SACRAMENTO, CA — Ah, Paris in the springtime. The Eiffel Tower. The Louvre. The Seine. The Champs-Elysées. The TGV.
The TGV? It’s the French high-speed rail system. (TGV stands for Train a Grande Vitesse, which translates to high-speed rail.)
Assembly Speaker Fabian Nunez, D-los Angeles, and five other California lawmakers are scheduled to be in France this week to take a look at the TGV as the state considers building a 700-mile, high-speed rail system of its own.
Other legislators are traveling in Japan, Taiwan and other parts of Europe while the Legislature takes its annual 10-day spring recess.
France has been operating a high-speed rail system since 1981, when it opened a line between Paris and Lyon. Since then, it has added lines to other parts of the country and developed links to high-speed systems in other parts of Europe.
TGV trains carry passengers at speeds of up to 200 mph and have been clocked at more than 340 mph on test runs.
“France leads the world in high-speed rail, and with the Legislature weighing the fate of a $10 billion project, it makes sense for lawmakers to learn the feasibility and viability” firsthand, said Steve Maviglio, a spokesman for Nunez.
Also on the trip are Assembly members John Laird, D-Santa Cruz, Fiona Ma, D-San Francisco, Joe Coto, D-San Jose, Michael Duvall, R-Yorba Linda, and Bob Huff, R-Diamond Bar.
A nearly $10 billion bond measure that is supposed to be on California’s November 2008 ballot would provide about half the funding needed to build a high-speed rail line between Los Angeles and the San Francisco Bay area. Plans also call for lines to Sacramento and San Diego.
But the vote on the bond measure has been delayed twice already, and Gov. Arnold Schwarzenegger wants legislation bumping the issue from the 2008 ballot, as well.
The lawmakers’ schedule in France includes a ride on a high-speed train, a visit to the company that makes them and meetings with French railway operators and other French officials. They also will take part in discussions about global warming.
The legislators are paying for their flights and hotels out of their own pockets or campaign funds. Other costs are being covered by the French government and the William Velasquez Institute, a nonprofit think tank based in San Antonio, Texas, that focuses on issues important to Hispanics.
A spokeswoman for the institute did not return telephone calls from The Associated Press.
Nunez also traveled to Switzerland in January to attend the World Economic Forum and talk about California’s efforts to combat global warming.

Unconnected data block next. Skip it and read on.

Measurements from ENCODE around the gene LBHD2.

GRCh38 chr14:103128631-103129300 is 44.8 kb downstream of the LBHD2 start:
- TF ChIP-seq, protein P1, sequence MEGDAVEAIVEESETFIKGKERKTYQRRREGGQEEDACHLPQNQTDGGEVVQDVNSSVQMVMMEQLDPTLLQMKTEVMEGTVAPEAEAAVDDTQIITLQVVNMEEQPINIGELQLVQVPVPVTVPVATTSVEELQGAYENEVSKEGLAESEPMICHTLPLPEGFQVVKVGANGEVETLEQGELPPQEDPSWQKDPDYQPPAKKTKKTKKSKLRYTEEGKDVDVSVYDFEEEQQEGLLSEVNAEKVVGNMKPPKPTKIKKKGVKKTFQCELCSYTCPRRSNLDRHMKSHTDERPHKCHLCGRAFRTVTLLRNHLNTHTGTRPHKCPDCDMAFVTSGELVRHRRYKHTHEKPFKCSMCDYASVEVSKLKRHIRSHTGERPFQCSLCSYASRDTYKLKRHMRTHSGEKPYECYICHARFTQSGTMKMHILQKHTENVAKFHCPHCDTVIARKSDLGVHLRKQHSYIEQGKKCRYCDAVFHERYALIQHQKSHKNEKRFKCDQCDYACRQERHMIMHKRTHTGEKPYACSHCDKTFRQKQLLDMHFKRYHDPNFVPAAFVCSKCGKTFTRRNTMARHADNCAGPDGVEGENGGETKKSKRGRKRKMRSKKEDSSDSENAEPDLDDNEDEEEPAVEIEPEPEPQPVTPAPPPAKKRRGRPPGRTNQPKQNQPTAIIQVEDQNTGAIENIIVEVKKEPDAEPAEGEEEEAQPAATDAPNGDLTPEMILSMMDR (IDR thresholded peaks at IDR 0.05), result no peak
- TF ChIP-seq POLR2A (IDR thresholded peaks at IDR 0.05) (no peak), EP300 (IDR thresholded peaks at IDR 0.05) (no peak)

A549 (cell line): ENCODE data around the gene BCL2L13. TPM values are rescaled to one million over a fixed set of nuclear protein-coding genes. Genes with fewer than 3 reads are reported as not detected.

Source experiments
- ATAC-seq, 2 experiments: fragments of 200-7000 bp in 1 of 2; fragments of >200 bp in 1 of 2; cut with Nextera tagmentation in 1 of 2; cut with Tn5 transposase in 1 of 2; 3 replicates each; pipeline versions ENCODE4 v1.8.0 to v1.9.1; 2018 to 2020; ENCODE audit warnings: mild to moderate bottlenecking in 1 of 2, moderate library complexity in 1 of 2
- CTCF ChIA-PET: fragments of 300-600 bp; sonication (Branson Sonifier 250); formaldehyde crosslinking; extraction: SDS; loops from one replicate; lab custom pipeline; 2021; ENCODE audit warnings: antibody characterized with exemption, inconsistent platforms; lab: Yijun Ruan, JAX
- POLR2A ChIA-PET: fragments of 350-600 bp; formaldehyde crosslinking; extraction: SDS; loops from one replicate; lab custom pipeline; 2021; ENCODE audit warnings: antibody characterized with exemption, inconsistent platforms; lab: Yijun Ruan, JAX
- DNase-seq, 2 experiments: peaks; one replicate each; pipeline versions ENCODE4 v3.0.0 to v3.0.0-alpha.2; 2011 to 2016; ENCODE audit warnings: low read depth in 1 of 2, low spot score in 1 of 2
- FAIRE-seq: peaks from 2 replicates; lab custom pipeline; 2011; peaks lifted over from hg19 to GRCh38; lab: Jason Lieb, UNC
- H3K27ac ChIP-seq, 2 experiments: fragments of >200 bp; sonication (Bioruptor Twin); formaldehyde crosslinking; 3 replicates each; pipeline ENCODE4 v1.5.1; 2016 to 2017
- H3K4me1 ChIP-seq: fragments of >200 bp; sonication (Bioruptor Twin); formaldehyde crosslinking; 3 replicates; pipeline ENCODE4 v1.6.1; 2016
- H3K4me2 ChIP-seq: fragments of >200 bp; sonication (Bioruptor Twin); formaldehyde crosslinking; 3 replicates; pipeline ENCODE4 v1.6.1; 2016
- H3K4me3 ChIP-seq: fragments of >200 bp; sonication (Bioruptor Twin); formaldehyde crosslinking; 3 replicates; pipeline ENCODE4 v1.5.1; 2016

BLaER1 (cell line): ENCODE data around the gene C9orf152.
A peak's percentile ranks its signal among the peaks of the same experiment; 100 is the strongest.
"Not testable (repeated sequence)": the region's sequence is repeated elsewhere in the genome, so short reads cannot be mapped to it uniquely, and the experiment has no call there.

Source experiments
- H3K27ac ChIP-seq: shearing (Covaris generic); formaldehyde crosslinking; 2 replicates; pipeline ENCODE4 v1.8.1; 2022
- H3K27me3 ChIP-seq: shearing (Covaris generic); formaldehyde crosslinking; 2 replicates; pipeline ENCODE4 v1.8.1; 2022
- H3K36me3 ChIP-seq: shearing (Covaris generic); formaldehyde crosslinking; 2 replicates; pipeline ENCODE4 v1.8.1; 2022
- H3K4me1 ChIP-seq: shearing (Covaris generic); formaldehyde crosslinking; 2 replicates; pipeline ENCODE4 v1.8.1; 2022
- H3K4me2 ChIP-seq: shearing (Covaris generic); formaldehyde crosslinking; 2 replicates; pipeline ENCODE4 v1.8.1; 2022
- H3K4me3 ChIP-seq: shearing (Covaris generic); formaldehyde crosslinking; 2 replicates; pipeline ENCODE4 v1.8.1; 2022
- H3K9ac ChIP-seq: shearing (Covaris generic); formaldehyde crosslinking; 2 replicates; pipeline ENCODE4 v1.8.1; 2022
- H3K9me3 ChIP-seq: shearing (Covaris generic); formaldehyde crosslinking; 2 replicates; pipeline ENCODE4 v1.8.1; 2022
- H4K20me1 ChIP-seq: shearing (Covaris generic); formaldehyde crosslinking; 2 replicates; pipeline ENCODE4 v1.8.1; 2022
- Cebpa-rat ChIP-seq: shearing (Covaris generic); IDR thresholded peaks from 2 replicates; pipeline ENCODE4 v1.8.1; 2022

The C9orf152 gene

While Nunez and his group are in France this week, five state senators are in Taiwan to consider opening an office to promote trade with California.
Sen. Leland Yee, D-San Francisco, said the trip will include stops in Taipei, the capital, and Kaohsiung, Taiwan’s second largest city.
He said visiting the cities will give lawmakers “an understanding of their ability to foster trade and enhance trade with California.”
In addition to Yee, the delegation includes Sens. Roy Ashburn, R-Bakersfield, Ron Calderon, D-Monterey Park, Gil Cedillo, D-Los Angeles, and Denise Ducheny, D-San Diego.
The lawmakers are paying for their flights, and nonprofit organizations are covering their expenses while in Taiwan, Yee said.
Another five legislators are in Japan on a trip sponsored by the California Foundation for the Environment and the Economy. The San Francisco-based group finances annual overseas trips for legislators that focus on a particular issue facing the state.
The foundation’s board of directors includes representatives of oil and telecommunication companies, utilities, labor unions and environmentalists.
Alex Traverso, a spokesman for Assemblyman Lloyd Levine, D-Sherman Oaks, said Levine went on the trip to look at “new innovations in cell phones and broadband.”
Also on the trip are Assemblyman Ted Lieu, D-Torrance, and Sens. Jim Battin, R-Palm Desert, Bob Margett, R-Arcadia, and Jack Scott, D-Altadena, according to legislative aides.
The foundation sponsored a two-week trip to South America last November.
A consumer group, the Foundation for Taxpayer and Consumer Rights, called that trip a luxurious junket that gave corporate representatives and labor officials the chance to socialize with lawmakers.
But the foundation’s president, Patrick Mason, defended the trip as a vigorous study tour that focused on ways to reduce greenhouse gas emissions.
Assemblyman Ira Ruskin, D-Redwood City, is the lone legislator on another European trip this week, one organized by the California Climate Action Registry. The nonprofit organization was created by the state to promote greenhouse gas reductions.
Also on the trip are several Schwarzenegger administration officials, said James Lee, a spokesman for the California Environmental Protection Agency. Lee said the registry was covering costs.
The eight-day trip includes meetings with Belgian, German and British officials to discuss their efforts to combat global warming.